C: I think you can assume that our listeners are into gross research.

S: Karl Reinhard has said that he studied hundreds of ancestral Puebloan coprolites and has found that all of them, except for this one individual, contains residues of a diverse mixture of plant material and also meat, particularly small game – things like lizards, insects – because the hunting around there, especially in times of drought, was not particularly good. In the 12th century, there had been a drought and people had started to move closer to the water sources because everything was drying up. There is evidence of eating more and more wild foods and less domesticated foods. But still no evidence of cannibalism. They seemed to be surviving. There had been evidence of droughts in centuries prior to this, and they did change their diet, but not significantly enough to eat humans. As he said (I have to read the entire quote because it’s very nice): “Cannibalism does not make sense for a people so exquisitely adapted to droughts by centuries of hunting-gathering traditions and agricultural innovation.” So he strongly believes that this is not an act of cannibalism by the ancestral Puebloan people. However, there has been proven evidence of cannibalism from Central America – well, proven in archaeological terms. If we think that the reports of the Spanish invaders can be trusted, which… Probably they can’t.

C: Yeah.

S: Yeah, they were trying to paint the Central American indigenous people in a pretty negative light.

A: There’s a little bit of bias there, we can acknowledge that.

S: Yeah, they are quite biased, since they were trying to kick them off their land at the time. However, many of the things that they did say about human sacrifice are attested from the Mixtecan and Aztec records. And what if our attempts to identify those people as non-cannibals is also unfair to their culture? What if they were really proud of their cannibalism traditions, and the Spanish came in and noted it accurately, and now we’re coming in and saying, ‘no, they’re not cannibals’, and that’s putting our own moral judgements back on the situation?

C: That’s a good question. It’s that ever-present anti-cannibalism bias. I say with humour, but it’s true.

S: So what if there was someone, or a group of people, who were moving northwards from Central America and introducing the idea of cannibalism to this famine and drought-ridden region? Or maybe just one person who went on kind of a terrible rampage.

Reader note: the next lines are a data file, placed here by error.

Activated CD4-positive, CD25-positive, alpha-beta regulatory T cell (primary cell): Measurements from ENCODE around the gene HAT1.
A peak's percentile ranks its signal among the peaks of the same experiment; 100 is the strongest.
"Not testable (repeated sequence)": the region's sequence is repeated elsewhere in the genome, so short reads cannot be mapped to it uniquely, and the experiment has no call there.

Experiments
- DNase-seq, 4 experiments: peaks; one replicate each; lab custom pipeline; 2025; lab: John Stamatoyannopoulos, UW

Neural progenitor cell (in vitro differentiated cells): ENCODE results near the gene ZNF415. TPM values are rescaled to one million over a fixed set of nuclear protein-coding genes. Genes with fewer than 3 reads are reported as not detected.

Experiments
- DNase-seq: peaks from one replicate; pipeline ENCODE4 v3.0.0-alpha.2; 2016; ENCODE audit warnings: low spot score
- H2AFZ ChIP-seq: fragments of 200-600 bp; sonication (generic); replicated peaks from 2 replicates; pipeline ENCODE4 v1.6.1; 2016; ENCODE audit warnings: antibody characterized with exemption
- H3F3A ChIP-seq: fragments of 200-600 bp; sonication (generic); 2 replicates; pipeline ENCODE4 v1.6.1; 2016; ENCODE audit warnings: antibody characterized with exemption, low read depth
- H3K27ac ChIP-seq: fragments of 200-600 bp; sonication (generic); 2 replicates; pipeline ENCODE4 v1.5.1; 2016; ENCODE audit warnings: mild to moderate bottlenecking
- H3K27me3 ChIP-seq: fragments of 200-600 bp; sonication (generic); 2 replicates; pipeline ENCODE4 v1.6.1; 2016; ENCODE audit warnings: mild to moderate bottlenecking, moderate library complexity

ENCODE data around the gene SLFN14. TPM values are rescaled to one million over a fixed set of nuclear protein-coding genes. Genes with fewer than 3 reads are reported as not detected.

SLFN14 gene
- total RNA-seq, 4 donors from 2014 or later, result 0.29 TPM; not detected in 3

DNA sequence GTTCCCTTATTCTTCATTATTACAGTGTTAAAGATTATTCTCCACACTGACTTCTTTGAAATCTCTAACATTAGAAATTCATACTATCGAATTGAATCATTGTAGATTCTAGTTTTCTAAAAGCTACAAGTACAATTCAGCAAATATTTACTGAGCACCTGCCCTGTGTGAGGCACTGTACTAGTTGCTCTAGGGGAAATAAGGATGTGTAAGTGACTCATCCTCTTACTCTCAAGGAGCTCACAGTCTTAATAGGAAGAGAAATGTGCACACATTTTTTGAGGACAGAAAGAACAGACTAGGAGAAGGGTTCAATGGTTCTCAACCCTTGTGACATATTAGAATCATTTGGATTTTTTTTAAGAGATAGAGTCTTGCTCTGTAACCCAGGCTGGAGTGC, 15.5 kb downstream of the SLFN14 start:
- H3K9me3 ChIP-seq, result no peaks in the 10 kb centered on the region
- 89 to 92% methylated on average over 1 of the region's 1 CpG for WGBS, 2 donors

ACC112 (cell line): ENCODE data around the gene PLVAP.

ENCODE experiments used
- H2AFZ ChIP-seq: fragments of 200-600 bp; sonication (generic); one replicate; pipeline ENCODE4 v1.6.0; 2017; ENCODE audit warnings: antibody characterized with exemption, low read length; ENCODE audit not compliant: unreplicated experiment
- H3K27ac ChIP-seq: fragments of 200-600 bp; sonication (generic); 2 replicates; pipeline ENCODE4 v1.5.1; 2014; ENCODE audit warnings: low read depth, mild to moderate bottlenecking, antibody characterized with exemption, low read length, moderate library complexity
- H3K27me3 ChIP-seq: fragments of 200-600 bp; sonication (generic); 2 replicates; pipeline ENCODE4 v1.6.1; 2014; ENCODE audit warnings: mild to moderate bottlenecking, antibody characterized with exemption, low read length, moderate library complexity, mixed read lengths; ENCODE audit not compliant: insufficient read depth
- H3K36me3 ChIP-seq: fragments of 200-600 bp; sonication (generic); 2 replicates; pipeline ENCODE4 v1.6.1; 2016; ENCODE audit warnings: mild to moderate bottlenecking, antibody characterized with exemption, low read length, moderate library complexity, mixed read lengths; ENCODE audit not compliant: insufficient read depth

A: The idea of introducing cannibalism as sort of a door-to-door salesman.

S: [Laughs] Yes. ‘Excuse me, have you heard about cannibalism today? It’s very good and will solve many of your problems.’

A: I mean, is that not this podcast?

[Carmella laughs]

S: Yes! [Laughs] So it’s possible that it was an outsider who potentially was also starving. Maybe they didn’t know about, you know, they didn’t know the right lizards to catch, they didn’t know the right wild grasses to pick. In which case, I think this is a really good example of survival cannibalism, perhaps not by the individuals who actually lived in the area, but by somebody else.

C: Thank you for sharing that! I think I’d vaguely heard of that case, but hadn’t read into it, so all of that was completely new and delightful. Thank you.

S: Yeah. It also– It goes really deep. There’s layers and layers of how the indigenous people look at themselves and their history, versus science and how scientists and archaeologists want to examine them, and changes in archaeological understanding in the 1960s, and then layered on top of that is new ways to analyse archaeological faeces. And all of these create this kind of wonderful melting pot of–

A: A cooking pot, if you will.

S: Everybody’s kind of wrong, but definitely cannibalism happened.

A: Before we let you go, a little birdy told me– the little birdy’s also you.

[Stacy laughs]

A: That you may have also spoken, or shall I say sung, about a topic that’s rather close to my heart?

S: Yes!

A: Such as the Whaleship Essex. So I would love to hear more about this.

S: Yes. I was very inspired one day. I was listening to a remix by an artist I quite like, Cosmo Sheldrake, and it’s a song about a storm, and I was kind of thinking about it, and I thought, ‘You know what, I’ve been meaning to write something about the Essex for a long time.’ I write a lot of songs because I’m also a drag king. And so I did. And I completely wrecked my voice over the past few weeks – I have to shout a lot at work.

A: It’s all those fights that I’ve heard about over cannibalism.

S: I am having a friend record it in a nice way with a good voice.

C: And here is the song now, performed by Chris ‘Chip’ Wilson of the London Sea Shanty Collective…

[Song plays. It is performed acapella, in the style of a mournful sea shanty]

I signed on board to go a-whaling /

To hunt that oil on southern seas /

A crew of men seeking their fortune /

I told my love to wait for me /

But round Cape Horn, a storm was brewing /

It wrecked a hole and tore our sail /

And when we cleared,the beast was near us /

That creature chased us, that white whale /

When the storm blows the sea /

In the wind, you’ll wait for me /